“Today you are You, that is truer than true. There is no one alive who is Youer than You.”
This is a quote by Dr. Seuss, one that I’m sure was my Facebook status at some point in 8th grade. The sentiments are well-meaning: you are unique, an individual. You are the only person that has lived your experiences, and can do the things you do.
But I don’t really know if that’s true.
I am simultaneously a narcissist and someone with low self-esteem. I like to think that I am that there is no one like me. But I also call myself a “cliché” – a movie trope, just another college girl that wants to move to the big city and become a writer. I feel torn between the idea that I am unique, and the idea that I am average.
It’s scary to think that we are living in a world of endless stories – that every day, someone is experiencing a life-altering moment. Your heartbreak is unique to you, but at the same time it is a universal feeling every adult human being can say they’ve experienced. You want to be cool, to be different, to be a step above, but there are probably 100 people on campus with similar character traits and likes and tastes. Every person is the focal point of their own lives, with supporting characters and similar emotions enacted from experiences that are different in some ways and the same in others.
Then, you begin to think about the past, and the future. There are even more people, people that are one-offs of you, that have existed or will exist and experience the same aspects of the human condition that you do.
I saw a joke on Twitter a while back called “Gifted Kid Burnout Bingo.” Some of the squares included: “fear of not living up to potential,” “need for constant validation,” and “thinking you’re better than everyone else despite having nothing to show for it.” If this was real, I think I would have filled my entire board by now.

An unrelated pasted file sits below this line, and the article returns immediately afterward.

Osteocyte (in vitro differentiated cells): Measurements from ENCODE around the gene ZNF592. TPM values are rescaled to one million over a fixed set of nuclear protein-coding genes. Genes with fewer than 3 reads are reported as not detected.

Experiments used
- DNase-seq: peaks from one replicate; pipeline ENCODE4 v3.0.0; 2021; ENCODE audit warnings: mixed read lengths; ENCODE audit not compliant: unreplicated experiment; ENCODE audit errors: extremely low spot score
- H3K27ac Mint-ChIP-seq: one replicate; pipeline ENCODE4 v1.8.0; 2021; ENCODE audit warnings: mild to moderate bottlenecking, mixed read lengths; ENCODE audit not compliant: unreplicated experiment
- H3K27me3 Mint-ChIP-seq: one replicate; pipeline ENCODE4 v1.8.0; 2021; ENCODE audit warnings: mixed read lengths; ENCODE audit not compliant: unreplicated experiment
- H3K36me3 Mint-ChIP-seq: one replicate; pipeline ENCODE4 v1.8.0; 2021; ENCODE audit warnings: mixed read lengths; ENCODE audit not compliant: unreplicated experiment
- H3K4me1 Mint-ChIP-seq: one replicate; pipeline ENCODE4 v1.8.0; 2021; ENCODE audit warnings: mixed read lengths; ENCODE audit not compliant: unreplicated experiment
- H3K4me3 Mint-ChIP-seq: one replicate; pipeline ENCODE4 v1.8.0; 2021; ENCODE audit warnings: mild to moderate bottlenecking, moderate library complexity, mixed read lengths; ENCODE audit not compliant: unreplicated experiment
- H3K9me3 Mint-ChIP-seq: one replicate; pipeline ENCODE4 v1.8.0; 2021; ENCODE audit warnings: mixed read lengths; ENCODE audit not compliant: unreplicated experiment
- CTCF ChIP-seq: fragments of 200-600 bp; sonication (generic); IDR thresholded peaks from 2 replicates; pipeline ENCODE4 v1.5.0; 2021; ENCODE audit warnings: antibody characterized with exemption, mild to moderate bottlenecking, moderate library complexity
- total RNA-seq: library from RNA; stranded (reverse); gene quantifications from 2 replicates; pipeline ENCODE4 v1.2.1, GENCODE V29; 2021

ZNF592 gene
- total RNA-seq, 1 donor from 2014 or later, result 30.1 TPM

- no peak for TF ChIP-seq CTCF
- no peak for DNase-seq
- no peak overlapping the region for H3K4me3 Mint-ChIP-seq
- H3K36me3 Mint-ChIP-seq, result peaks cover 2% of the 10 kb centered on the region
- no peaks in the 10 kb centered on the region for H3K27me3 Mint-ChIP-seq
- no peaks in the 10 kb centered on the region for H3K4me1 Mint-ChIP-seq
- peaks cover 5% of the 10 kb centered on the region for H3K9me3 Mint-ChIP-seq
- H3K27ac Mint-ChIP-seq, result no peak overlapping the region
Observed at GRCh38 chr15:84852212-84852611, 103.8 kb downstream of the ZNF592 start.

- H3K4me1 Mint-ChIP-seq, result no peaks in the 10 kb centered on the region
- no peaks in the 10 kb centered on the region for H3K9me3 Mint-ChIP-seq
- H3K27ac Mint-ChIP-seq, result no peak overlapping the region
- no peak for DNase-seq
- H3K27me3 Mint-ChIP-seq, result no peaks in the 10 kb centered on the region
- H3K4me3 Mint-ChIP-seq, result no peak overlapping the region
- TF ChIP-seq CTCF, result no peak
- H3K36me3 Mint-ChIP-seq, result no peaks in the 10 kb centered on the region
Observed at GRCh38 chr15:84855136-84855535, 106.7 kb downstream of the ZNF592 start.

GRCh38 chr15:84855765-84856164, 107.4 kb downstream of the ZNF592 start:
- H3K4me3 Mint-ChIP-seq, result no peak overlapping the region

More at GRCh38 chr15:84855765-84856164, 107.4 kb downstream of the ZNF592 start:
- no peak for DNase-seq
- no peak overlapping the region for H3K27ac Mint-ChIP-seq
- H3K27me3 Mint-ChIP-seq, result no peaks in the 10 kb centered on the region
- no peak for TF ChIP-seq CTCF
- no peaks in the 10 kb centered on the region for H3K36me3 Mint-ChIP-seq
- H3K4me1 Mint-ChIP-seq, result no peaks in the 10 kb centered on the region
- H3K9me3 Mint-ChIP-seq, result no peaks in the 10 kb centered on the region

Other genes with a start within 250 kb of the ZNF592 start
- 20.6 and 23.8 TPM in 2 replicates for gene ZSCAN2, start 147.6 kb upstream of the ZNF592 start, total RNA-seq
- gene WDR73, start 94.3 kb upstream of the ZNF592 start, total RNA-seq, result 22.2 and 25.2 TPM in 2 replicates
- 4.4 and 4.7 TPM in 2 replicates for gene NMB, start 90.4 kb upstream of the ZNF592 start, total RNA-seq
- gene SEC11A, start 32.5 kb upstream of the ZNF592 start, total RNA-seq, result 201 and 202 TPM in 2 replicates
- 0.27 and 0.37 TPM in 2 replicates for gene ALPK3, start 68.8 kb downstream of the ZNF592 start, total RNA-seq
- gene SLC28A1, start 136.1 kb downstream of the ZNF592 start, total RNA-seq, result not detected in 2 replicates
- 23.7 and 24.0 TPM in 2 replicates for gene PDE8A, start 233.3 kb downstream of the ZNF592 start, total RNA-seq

It’s hard to adjust to not being that different – it’s unnerving. Especially growing up in a small town, then going to a big university. It makes you feel less than, like someone whose time at your college or in your town may have no meaning whatsoever.
I wish I had a solution to this way of thinking, but I don’t. It’s something we have to come to terms with.
However, there is some comfort to this.
It is reassuring to know that everyone will experience heartbreak, or regret, or will know what it feels like to care about something. It’s reassuring that we all experience the same basic fundamentals of the human condition – in different ways, but still the same structure.
The world is vast and ever-expanding and time stretches out and our lives are just a sliver of a dash on a timeline. And you can look at that in fear, or with comfort. I should choose comfort more often.